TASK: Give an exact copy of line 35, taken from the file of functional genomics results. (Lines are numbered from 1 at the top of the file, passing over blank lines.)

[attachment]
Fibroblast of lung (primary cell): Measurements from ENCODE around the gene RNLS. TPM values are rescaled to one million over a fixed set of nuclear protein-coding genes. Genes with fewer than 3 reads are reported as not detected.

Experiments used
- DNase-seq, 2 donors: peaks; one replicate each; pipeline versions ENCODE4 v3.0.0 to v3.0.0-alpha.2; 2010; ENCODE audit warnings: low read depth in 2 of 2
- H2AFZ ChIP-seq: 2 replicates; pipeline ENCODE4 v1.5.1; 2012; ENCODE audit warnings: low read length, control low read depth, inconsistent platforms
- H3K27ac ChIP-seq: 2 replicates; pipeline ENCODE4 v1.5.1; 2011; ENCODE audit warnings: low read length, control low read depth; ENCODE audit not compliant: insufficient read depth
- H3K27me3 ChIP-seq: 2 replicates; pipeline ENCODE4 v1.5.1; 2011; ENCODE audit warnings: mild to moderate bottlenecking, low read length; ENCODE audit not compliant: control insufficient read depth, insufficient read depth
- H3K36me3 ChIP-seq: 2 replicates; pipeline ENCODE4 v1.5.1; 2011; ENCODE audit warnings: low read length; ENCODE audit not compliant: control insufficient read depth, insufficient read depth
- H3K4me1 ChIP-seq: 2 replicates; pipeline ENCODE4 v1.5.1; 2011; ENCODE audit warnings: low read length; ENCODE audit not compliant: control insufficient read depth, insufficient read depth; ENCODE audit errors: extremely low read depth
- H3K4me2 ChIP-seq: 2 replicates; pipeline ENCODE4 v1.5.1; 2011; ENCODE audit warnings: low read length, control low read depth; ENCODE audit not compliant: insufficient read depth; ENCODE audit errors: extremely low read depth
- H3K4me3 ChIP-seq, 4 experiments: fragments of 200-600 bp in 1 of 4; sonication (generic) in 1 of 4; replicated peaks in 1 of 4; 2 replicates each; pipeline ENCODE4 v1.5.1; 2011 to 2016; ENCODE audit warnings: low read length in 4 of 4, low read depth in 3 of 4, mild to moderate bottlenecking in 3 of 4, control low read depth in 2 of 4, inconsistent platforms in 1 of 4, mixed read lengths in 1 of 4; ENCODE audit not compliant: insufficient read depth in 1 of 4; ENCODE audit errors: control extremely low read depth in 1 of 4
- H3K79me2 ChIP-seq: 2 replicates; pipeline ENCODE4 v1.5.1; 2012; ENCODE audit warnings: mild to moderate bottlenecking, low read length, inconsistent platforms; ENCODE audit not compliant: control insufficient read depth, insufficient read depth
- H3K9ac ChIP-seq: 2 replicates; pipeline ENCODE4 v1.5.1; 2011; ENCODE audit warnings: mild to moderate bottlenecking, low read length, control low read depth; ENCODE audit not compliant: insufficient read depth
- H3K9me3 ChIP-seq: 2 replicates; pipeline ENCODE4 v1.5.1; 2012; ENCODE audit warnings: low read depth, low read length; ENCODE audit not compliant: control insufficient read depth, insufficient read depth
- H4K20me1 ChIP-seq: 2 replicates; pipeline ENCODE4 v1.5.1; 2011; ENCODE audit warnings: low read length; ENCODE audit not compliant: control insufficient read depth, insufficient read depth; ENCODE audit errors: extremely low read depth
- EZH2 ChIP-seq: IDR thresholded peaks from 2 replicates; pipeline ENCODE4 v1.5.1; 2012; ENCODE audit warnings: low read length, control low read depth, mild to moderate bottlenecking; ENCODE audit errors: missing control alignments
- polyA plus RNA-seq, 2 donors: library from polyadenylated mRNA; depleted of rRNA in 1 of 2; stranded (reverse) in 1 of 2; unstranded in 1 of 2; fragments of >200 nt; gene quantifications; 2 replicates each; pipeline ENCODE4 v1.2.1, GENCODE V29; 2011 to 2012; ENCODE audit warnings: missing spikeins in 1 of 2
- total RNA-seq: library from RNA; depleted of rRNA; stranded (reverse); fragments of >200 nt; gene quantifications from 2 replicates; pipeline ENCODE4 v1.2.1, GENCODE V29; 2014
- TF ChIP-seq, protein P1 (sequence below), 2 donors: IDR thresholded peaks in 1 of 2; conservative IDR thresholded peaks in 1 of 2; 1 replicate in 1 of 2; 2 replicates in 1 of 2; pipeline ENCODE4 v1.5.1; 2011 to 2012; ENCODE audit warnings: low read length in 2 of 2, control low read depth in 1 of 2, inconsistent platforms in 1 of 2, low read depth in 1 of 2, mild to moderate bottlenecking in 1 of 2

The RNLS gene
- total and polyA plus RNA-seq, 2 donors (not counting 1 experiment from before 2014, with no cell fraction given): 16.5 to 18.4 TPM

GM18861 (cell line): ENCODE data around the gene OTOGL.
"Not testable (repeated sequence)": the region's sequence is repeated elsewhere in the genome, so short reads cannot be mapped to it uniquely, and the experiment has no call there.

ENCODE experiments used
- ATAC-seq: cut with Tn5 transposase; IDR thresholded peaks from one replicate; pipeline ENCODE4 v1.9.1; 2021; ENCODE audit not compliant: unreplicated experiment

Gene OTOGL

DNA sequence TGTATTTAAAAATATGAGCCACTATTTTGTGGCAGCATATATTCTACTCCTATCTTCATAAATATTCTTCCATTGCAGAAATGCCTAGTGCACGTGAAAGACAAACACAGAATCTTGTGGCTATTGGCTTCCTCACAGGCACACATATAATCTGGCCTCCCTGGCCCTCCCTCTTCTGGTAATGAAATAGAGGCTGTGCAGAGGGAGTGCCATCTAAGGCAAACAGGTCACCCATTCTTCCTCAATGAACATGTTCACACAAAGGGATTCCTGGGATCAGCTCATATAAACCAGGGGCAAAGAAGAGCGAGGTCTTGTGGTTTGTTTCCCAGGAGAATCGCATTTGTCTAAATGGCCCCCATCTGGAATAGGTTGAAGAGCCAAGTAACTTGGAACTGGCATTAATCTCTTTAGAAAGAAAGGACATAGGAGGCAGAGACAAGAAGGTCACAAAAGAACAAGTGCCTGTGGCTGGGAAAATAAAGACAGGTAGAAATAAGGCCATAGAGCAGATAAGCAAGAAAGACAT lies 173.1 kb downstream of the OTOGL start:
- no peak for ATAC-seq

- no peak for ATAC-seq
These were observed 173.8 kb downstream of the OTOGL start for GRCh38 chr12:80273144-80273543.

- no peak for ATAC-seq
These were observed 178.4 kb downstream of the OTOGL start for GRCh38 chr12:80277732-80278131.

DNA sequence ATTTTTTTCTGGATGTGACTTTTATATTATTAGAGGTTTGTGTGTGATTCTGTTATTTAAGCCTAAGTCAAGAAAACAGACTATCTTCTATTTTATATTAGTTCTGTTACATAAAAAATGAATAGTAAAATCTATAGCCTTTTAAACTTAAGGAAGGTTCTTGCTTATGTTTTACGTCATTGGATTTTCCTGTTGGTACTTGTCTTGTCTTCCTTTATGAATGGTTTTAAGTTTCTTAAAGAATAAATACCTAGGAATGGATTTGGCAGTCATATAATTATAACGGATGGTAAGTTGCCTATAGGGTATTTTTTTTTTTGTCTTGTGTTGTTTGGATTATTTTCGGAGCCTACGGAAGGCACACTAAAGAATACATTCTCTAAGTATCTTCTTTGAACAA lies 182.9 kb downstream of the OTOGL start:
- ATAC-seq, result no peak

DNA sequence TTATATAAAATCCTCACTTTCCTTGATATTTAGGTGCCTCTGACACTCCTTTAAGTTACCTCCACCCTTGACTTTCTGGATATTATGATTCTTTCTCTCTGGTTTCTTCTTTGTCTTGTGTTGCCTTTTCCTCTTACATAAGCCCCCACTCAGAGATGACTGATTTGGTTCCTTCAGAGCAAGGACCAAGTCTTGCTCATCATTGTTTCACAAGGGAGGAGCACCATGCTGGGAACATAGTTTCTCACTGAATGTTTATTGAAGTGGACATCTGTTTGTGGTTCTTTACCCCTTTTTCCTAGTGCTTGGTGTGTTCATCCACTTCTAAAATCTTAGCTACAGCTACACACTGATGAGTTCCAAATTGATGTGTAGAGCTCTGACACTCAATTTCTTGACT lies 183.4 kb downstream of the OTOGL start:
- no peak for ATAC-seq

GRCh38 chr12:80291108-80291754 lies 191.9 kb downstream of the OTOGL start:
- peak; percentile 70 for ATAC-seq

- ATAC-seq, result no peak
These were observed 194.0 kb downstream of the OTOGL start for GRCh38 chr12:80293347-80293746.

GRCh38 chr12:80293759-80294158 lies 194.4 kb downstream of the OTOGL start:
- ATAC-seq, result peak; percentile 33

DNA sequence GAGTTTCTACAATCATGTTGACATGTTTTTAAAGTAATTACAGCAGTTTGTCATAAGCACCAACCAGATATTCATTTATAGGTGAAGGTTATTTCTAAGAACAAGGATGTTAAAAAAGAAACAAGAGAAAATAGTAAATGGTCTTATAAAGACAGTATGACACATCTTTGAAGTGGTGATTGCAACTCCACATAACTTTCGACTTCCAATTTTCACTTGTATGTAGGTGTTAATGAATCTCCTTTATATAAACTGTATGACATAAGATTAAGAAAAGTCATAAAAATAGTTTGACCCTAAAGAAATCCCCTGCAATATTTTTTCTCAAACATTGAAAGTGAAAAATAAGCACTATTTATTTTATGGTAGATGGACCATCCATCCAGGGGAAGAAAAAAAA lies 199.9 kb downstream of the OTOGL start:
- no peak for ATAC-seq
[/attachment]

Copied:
- no peak for ATAC-seq